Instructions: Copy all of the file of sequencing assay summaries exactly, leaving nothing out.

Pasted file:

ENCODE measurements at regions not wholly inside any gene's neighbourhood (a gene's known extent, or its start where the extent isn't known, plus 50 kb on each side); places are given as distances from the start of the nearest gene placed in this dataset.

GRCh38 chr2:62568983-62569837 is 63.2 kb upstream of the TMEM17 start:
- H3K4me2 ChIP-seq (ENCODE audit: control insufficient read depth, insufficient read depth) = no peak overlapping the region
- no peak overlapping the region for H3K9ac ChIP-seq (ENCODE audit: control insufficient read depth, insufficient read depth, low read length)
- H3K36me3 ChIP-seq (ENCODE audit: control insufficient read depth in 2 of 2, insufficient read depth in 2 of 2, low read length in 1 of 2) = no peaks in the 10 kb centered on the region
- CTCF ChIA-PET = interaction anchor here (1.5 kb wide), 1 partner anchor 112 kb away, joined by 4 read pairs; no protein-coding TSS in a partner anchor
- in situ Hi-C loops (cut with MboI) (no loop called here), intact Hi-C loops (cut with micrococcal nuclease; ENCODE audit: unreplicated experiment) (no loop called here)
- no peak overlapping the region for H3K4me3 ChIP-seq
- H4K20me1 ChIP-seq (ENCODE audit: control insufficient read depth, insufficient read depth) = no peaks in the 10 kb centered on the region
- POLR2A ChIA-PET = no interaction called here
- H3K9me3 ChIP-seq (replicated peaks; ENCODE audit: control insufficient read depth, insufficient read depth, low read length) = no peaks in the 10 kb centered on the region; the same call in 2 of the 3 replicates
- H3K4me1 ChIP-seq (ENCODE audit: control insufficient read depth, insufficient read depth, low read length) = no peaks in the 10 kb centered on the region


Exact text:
ENCODE measurements at regions not wholly inside any gene's neighbourhood (a gene's known extent, or its start where the extent isn't known, plus 50 kb on each side); places are given as distances from the start of the nearest gene placed in this dataset.

GRCh38 chr2:62568983-62569837 is 63.2 kb upstream of the TMEM17 start:
- H3K4me2 ChIP-seq (ENCODE audit: control insufficient read depth, insufficient read depth) = no peak overlapping the region
- no peak overlapping the region for H3K9ac ChIP-seq (ENCODE audit: control insufficient read depth, insufficient read depth, low read length)
- H3K36me3 ChIP-seq (ENCODE audit: control insufficient read depth in 2 of 2, insufficient read depth in 2 of 2, low read length in 1 of 2) = no peaks in the 10 kb centered on the region
- CTCF ChIA-PET = interaction anchor here (1.5 kb wide), 1 partner anchor 112 kb away, joined by 4 read pairs; no protein-coding TSS in a partner anchor
- in situ Hi-C loops (cut with MboI) (no loop called here), intact Hi-C loops (cut with micrococcal nuclease; ENCODE audit: unreplicated experiment) (no loop called here)
- no peak overlapping the region for H3K4me3 ChIP-seq
- H4K20me1 ChIP-seq (ENCODE audit: control insufficient read depth, insufficient read depth) = no peaks in the 10 kb centered on the region
- POLR2A ChIA-PET = no interaction called here
- H3K9me3 ChIP-seq (replicated peaks; ENCODE audit: control insufficient read depth, insufficient read depth, low read length) = no peaks in the 10 kb centered on the region; the same call in 2 of the 3 replicates
- H3K4me1 ChIP-seq (ENCODE audit: control insufficient read depth, insufficient read depth, low read length) = no peaks in the 10 kb centered on the region